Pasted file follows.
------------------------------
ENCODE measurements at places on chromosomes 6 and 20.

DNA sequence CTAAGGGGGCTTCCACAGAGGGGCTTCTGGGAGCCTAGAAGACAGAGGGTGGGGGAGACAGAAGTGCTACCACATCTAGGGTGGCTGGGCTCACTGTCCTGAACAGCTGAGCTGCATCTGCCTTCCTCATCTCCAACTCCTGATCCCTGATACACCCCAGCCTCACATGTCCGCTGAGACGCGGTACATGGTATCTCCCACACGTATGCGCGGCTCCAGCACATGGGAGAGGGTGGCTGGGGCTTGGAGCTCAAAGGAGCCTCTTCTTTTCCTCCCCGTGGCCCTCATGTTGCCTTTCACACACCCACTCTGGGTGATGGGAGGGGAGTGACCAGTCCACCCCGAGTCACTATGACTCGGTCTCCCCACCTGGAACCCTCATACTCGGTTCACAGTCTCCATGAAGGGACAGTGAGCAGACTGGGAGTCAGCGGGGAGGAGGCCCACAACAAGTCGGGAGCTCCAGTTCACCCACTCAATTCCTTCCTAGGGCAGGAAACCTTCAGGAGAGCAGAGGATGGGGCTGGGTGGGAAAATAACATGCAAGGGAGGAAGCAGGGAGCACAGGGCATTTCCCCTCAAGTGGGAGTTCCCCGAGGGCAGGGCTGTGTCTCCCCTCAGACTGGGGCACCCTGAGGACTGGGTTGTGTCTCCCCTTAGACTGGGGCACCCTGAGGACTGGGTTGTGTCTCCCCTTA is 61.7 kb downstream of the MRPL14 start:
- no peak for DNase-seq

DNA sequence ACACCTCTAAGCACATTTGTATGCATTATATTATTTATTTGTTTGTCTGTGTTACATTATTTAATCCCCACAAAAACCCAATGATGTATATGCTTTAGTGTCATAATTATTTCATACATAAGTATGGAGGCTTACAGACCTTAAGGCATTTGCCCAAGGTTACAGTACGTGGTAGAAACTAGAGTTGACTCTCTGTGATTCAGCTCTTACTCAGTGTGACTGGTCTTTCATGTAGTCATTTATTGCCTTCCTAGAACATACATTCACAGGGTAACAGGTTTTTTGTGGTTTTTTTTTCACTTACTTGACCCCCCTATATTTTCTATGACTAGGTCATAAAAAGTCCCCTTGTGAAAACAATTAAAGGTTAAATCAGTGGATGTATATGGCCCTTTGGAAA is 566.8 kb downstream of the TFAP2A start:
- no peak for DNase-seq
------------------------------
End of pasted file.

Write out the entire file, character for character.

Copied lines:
ENCODE measurements at places on chromosomes 6 and 20.

DNA sequence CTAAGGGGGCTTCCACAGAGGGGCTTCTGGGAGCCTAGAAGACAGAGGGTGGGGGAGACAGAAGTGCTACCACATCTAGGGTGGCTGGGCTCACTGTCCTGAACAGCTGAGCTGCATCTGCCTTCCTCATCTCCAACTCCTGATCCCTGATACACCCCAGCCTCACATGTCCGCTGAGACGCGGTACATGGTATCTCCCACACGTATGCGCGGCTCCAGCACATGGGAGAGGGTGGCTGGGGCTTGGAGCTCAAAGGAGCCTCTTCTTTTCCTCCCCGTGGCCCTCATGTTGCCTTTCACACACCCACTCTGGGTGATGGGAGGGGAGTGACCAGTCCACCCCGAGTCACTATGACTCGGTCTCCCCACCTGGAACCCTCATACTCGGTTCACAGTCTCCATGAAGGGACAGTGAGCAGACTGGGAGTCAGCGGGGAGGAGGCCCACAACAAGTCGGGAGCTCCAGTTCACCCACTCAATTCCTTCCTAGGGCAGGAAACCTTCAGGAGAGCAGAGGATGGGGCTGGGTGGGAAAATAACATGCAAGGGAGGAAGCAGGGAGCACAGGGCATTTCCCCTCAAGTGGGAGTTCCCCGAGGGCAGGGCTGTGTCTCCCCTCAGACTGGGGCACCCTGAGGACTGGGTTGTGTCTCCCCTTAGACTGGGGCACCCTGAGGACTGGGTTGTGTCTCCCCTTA is 61.7 kb downstream of the MRPL14 start:
- no peak for DNase-seq

DNA sequence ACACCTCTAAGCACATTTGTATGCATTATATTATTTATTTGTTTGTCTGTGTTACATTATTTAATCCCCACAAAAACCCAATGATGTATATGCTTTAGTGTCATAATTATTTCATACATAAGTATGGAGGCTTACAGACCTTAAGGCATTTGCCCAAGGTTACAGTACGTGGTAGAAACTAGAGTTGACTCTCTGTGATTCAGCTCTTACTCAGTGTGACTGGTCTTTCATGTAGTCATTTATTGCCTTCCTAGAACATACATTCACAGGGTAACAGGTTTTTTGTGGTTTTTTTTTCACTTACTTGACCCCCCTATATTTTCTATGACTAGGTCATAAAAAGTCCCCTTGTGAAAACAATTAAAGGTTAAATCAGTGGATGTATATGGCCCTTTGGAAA is 566.8 kb downstream of the TFAP2A start:
- no peak for DNase-seq